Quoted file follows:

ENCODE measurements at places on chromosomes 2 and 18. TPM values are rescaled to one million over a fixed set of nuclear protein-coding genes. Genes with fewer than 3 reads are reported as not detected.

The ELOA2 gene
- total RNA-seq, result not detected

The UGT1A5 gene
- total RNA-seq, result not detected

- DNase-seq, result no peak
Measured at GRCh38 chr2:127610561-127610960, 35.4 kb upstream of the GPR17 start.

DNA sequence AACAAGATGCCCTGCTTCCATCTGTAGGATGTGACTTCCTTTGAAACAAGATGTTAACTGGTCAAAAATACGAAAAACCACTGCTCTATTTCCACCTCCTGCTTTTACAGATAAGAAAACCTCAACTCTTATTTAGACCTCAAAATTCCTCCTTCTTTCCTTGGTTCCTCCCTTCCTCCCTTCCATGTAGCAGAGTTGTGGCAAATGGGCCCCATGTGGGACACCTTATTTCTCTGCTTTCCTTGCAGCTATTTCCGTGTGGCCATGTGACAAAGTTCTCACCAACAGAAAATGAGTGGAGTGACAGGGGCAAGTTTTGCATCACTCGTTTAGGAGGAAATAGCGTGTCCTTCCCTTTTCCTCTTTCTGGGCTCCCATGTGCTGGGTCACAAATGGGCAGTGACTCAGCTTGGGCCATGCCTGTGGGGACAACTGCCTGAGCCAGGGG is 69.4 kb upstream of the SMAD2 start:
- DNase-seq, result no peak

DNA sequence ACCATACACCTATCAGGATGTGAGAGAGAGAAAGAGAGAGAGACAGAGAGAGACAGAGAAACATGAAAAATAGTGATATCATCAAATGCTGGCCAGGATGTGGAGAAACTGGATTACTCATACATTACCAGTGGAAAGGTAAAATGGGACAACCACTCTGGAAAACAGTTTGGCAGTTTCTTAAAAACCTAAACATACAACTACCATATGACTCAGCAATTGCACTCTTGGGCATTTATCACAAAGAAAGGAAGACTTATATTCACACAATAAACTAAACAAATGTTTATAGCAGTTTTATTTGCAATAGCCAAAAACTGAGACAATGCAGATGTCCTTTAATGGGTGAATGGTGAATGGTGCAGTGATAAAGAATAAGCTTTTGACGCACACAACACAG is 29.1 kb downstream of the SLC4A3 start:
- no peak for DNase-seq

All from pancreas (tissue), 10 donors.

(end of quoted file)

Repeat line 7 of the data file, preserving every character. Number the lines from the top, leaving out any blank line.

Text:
Measured at GRCh38 chr2:127610561-127610960, 35.4 kb upstream of the GPR17 start.